From 3pm $10 /$20 after 6pm


This song below marks their recording debut, and was recorded and produced as part of a marathon nine days of recording sessions fronted by Mark Tierney at the desk.

Eight songs ended up on the debut 'Deep Grooves' compilation release from the Deepgrooves label, which, when it started, was three partners - sound engineer Mark Tierney, Bill Latimer (owner of The Lab recording studio, where the sessions took place) and Kane Massey, who eventually took over the label when the other two partners left.

Other acts on the debut compilation were Sound Foundation, Straw People, Rhythm and business (Daniel Barnes and George Hubbard), Jules Issa (covering Dangerous Game, featured in a previous post), DLT meets the Projector (aka Mike Hodgson, later of Pitch Black), Nemesis Dub System, and Love and bass featuring Christine Fuemana.

The compilation is a landmark recording for capturing the incredible hiphop/reggae musical collisions going on in clubs and parties across central Auckland at the time, predating the Welly dub scene by at least a decade. It's vitally important music that for the most part hasn't dated in  the least. And it's sadly out of print.

Wednesday, June 01, 2011

Pitch Black rarities and goodies

Out June 13, a swag of remixes and rarities from Pitch Black. Preview below. You get Pitch Black remixing Salmonella Dub, Katchafire, Tiki and others, plus the very first track Mike and Paddy ever worked on together, The Wanderer, from 96.

There's also a free live album from Pitch Black on Bandcamp too. Grab it here.

Mo Oddisee

Oddisee dropped his Odd Seasons album recently. To celebrate, he's offering a few bonus instrumentals for free download.
Support the new Oddisee album at itunes and ughh and Fat Beats and emusic. Vinyl coming soon!

Tuesday, May 31, 2011

SJD - City of lost souls

(originally published in Pavement magazine, 2001)

SJD is the musical alias of one Sean J Donnelly. His second album Lost Soul Music, is one of the most entrancing records you will hear this year. It's a deliciously melodic blend of electronica, funk, soul, lounge, and odd dash of folk loopiness. It's incredibly hard to pin down just what it's appeal is, but it's totally irresistible.

Donnelly released his debut album 3 under his own steam back in 1999, and his follow-up Lost Soul Music has been picked up by Round Trip Mars Records, responsible for albums by Phase 5 and the Sideways compilation, which featured SJD. Label maestro Stinky Jim was positively frothing at the mouth when he told me about Lost Soul Music. I recall his words were something like "It's the ships biscuits, it's just brilliant".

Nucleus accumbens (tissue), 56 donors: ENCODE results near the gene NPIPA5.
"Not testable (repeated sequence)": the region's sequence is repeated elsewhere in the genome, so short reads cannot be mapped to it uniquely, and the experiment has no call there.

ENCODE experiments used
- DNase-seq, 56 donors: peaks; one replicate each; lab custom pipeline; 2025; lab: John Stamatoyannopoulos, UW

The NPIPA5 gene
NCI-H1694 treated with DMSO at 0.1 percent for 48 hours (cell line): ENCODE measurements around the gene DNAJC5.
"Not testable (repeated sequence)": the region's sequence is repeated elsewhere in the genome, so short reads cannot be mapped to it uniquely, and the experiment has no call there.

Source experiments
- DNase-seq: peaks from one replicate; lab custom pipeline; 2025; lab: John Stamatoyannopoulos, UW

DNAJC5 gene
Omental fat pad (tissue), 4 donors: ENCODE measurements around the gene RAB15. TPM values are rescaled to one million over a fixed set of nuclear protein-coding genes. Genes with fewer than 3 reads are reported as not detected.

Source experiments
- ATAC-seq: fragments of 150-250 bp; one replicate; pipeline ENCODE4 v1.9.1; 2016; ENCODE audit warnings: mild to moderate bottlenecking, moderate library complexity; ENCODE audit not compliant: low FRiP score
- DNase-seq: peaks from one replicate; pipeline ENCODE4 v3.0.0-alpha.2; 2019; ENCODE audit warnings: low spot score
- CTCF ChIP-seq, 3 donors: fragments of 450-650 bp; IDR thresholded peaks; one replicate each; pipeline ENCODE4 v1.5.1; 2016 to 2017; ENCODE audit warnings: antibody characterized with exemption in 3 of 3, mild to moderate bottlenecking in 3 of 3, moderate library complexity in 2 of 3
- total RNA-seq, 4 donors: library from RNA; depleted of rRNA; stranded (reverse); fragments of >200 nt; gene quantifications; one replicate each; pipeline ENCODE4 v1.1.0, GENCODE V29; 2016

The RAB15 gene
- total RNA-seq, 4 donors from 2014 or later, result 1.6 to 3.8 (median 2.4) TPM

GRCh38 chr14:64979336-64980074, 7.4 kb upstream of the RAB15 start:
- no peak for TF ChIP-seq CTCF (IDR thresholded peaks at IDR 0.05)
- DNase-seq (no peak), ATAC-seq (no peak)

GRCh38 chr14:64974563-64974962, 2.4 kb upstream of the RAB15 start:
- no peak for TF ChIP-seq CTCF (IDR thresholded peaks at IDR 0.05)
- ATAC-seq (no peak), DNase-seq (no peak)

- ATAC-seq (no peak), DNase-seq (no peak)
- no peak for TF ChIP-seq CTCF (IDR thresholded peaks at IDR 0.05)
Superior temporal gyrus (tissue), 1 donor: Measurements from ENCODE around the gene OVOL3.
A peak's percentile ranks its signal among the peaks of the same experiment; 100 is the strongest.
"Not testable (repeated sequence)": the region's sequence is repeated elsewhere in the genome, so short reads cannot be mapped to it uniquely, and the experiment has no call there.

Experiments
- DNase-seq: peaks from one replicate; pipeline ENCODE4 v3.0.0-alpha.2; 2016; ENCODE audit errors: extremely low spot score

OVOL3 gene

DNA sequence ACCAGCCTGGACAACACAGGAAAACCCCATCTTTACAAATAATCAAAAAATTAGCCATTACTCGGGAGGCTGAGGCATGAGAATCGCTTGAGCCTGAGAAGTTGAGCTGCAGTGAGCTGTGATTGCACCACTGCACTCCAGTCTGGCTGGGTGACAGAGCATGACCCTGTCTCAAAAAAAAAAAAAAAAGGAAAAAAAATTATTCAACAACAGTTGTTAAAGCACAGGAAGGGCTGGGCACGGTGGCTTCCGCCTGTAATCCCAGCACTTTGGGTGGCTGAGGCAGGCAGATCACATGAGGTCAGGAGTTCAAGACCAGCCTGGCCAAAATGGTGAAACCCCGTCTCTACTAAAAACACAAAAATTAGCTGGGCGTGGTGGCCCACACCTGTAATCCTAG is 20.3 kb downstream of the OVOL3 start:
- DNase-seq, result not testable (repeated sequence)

Clearly his label has the faith, so how does Donnelly view the finished product? "I'm happy with it, in a confused sort of way. I'm not entirely used to it yet." It's only two days since the album was finished when I talk with Donnelly. "I've only heard it through a couple of times. I think it's probably quite good, but I'm still getting used to it", he says, humbly.

Lost Soul Music is the product of eighteen months solid work for Donnelly. "At the beginning of that year and a half, I had a lot of things I wanted to do, and to turn those ideas into coherent pieces of music tends to take quite a while. I can create music quite quickly. Sometimes when you've just got ideas, when you set out and actually do them, it can sound quite contrived. So, it took that long to be able to create organic sounding pieces of music out of them."

Even though his music uses electronica as a starting point, he doesn't see himself as working in the dance genre; "For me it's much more about writing songs, really, using the idioms of dance music and electronica as part of that process." With the title, Lost Soul Music, Donnelly says he was trying to describe the kind of music that he wanted to hear. "It's very ambiguous, and I guess for me, a lot of the music that influenced me on this was gospel music. I wanted to make a kind of gospel music, that someone who's an agnostic might make, maybe trying to find something spiritual in everyday life. And it's the lost soul thing: I'm a lost soul, like everybody else, I guess.